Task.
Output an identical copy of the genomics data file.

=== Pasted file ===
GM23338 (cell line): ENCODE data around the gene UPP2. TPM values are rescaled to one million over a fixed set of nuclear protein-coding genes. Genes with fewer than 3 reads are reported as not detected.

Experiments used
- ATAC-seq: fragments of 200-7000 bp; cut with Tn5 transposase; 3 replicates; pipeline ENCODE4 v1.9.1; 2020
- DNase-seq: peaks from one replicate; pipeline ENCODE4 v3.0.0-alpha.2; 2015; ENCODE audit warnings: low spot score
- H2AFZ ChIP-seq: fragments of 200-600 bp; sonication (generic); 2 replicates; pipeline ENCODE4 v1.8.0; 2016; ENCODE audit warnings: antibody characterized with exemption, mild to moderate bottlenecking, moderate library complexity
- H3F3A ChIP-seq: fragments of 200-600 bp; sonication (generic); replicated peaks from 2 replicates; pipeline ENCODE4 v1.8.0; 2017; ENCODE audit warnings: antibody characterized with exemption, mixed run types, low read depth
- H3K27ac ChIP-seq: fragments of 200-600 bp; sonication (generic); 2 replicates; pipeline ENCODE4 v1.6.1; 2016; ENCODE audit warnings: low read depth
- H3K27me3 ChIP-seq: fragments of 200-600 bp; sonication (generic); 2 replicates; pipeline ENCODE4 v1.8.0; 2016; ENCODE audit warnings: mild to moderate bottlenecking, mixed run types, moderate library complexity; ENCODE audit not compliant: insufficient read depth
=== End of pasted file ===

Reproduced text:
GM23338 (cell line): ENCODE data around the gene UPP2. TPM values are rescaled to one million over a fixed set of nuclear protein-coding genes. Genes with fewer than 3 reads are reported as not detected.

Experiments used
- ATAC-seq: fragments of 200-7000 bp; cut with Tn5 transposase; 3 replicates; pipeline ENCODE4 v1.9.1; 2020
- DNase-seq: peaks from one replicate; pipeline ENCODE4 v3.0.0-alpha.2; 2015; ENCODE audit warnings: low spot score
- H2AFZ ChIP-seq: fragments of 200-600 bp; sonication (generic); 2 replicates; pipeline ENCODE4 v1.8.0; 2016; ENCODE audit warnings: antibody characterized with exemption, mild to moderate bottlenecking, moderate library complexity
- H3F3A ChIP-seq: fragments of 200-600 bp; sonication (generic); replicated peaks from 2 replicates; pipeline ENCODE4 v1.8.0; 2017; ENCODE audit warnings: antibody characterized with exemption, mixed run types, low read depth
- H3K27ac ChIP-seq: fragments of 200-600 bp; sonication (generic); 2 replicates; pipeline ENCODE4 v1.6.1; 2016; ENCODE audit warnings: low read depth
- H3K27me3 ChIP-seq: fragments of 200-600 bp; sonication (generic); 2 replicates; pipeline ENCODE4 v1.8.0; 2016; ENCODE audit warnings: mild to moderate bottlenecking, mixed run types, moderate library complexity; ENCODE audit not compliant: insufficient read depth